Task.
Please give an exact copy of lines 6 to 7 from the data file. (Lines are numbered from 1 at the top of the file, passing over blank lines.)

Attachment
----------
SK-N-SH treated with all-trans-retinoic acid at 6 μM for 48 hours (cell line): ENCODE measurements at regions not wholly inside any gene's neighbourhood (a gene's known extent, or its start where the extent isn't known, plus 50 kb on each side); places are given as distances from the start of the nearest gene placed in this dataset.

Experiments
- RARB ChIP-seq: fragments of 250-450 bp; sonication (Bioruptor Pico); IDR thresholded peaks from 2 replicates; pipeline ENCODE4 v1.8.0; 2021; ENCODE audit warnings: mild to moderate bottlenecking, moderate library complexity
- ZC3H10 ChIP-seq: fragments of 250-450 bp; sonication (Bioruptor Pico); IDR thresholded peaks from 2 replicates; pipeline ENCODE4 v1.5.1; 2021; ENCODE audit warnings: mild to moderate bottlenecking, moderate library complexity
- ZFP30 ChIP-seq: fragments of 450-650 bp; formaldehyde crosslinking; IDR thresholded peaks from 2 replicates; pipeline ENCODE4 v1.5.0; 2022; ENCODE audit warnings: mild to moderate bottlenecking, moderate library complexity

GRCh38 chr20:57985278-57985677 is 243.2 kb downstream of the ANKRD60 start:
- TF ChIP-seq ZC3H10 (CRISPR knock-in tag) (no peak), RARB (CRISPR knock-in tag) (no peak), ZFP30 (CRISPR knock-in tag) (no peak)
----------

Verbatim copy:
GRCh38 chr20:57985278-57985677 is 243.2 kb downstream of the ANKRD60 start:
- TF ChIP-seq ZC3H10 (CRISPR knock-in tag) (no peak), RARB (CRISPR knock-in tag) (no peak), ZFP30 (CRISPR knock-in tag) (no peak)